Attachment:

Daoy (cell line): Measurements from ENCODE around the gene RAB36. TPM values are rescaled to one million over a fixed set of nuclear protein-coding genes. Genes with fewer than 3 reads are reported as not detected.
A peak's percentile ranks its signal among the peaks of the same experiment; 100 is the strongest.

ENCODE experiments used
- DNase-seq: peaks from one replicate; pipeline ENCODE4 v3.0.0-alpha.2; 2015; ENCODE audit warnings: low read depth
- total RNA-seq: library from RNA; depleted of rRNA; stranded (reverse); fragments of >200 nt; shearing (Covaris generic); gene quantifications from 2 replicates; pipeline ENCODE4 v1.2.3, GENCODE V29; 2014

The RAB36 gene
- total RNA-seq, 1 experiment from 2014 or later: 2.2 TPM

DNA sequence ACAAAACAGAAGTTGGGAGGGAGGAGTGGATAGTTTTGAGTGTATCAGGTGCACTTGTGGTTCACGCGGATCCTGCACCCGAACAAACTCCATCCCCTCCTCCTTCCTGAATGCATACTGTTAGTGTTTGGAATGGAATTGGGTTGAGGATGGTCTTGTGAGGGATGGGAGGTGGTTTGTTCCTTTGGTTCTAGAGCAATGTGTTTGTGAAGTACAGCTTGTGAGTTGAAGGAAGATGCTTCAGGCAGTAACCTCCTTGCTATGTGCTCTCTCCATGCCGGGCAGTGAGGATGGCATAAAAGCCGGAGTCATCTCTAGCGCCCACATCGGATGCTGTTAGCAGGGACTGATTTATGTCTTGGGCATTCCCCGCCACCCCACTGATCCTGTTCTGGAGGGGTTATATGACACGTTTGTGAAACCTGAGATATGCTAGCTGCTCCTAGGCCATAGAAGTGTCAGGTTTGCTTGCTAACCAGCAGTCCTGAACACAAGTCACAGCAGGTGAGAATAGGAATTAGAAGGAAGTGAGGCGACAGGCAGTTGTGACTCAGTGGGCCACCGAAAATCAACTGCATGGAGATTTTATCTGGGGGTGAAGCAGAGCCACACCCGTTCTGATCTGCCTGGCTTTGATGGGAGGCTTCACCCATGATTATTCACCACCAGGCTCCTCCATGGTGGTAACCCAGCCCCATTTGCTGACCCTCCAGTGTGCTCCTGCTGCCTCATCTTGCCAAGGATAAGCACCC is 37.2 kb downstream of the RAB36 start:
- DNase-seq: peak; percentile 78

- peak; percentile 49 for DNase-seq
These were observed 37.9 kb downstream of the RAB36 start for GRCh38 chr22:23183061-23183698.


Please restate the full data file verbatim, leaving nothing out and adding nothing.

Daoy (cell line): Measurements from ENCODE around the gene RAB36. TPM values are rescaled to one million over a fixed set of nuclear protein-coding genes. Genes with fewer than 3 reads are reported as not detected.
A peak's percentile ranks its signal among the peaks of the same experiment; 100 is the strongest.

ENCODE experiments used
- DNase-seq: peaks from one replicate; pipeline ENCODE4 v3.0.0-alpha.2; 2015; ENCODE audit warnings: low read depth
- total RNA-seq: library from RNA; depleted of rRNA; stranded (reverse); fragments of >200 nt; shearing (Covaris generic); gene quantifications from 2 replicates; pipeline ENCODE4 v1.2.3, GENCODE V29; 2014

The RAB36 gene
- total RNA-seq, 1 experiment from 2014 or later: 2.2 TPM

DNA sequence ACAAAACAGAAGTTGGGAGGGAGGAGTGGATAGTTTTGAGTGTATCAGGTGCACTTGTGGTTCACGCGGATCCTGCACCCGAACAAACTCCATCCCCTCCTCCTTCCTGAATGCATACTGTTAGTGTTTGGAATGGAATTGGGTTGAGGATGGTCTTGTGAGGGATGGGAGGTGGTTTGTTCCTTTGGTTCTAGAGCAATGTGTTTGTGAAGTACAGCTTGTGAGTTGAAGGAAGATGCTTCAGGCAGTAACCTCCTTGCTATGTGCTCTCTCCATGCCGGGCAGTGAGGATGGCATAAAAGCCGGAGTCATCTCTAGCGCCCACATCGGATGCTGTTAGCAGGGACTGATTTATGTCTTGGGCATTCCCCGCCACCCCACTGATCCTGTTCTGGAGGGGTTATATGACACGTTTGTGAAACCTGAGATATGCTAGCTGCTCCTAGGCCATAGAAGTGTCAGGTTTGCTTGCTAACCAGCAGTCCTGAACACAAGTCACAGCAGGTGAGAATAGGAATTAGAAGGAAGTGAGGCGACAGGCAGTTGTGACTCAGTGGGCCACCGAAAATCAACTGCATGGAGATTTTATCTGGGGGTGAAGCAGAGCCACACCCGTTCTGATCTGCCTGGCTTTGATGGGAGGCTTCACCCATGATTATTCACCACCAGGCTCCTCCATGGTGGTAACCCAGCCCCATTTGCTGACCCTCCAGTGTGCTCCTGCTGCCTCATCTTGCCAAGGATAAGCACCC is 37.2 kb downstream of the RAB36 start:
- DNase-seq: peak; percentile 78

- peak; percentile 49 for DNase-seq
These were observed 37.9 kb downstream of the RAB36 start for GRCh38 chr22:23183061-23183698.